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City of RefugeSeparatists and Utopian Town Planning$
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Michael J. Lewis

Print publication date: 2016

Print ISBN-13: 9780691171814

Published to Princeton Scholarship Online: January 2018

DOI: 10.23943/princeton/9780691171814.001.0001

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The Idea of the City of Refuge

The Idea of the City of Refuge

Chapter:
(p.9) 1 The Idea of the City of Refuge
Source:
City of Refuge
Author(s):

Michael J. Lewis

Publisher:
Princeton University Press
DOI:10.23943/princeton/9780691171814.003.0001

This chapter begins by describing the meaning of “city of refuge,” which derives from the Bible, for it was only logical that Christian societies suffering persecution and seeking sanctuary look there to find solace and guidance. Because the city of refuge is a living tradition and not the exclusive property of any denomination, its boundaries are somewhat elastic. This book looks at sanctuaries built to house religious refugees (such as Freudenstadt and the settlements of the Moravians), those built by charismatic communal leaders (the three towns created by George Rapp), and even some that were purely imaginary (those planned by Albrecht Dürer and Johann Valentin Andreae). The socialist Utopias of the early nineteenth century stand at the culmination of this tradition, refuges not from religious persecution but industrial capitalism.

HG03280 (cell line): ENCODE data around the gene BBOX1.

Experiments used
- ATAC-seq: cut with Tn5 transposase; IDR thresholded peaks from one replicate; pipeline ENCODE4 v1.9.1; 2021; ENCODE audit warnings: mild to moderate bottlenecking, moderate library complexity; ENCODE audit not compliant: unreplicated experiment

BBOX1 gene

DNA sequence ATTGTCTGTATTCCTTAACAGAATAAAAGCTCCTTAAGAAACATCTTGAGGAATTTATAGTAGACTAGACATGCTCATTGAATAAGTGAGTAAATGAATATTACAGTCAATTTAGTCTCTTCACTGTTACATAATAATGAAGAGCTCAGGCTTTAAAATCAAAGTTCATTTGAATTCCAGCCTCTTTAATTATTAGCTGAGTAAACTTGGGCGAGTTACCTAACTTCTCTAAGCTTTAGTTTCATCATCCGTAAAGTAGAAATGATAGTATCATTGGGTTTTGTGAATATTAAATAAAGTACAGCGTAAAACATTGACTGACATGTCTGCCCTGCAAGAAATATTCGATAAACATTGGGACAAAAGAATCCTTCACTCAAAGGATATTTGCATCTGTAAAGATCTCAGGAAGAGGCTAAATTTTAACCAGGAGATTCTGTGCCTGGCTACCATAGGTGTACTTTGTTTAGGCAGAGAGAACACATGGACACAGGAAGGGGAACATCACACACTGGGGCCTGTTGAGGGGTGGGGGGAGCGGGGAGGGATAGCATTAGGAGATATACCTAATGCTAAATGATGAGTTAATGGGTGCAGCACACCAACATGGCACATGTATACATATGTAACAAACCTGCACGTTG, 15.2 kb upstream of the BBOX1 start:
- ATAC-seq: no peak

Keywords:   town planning, city of refuge, religious refugees, industrial capitalism, socialism

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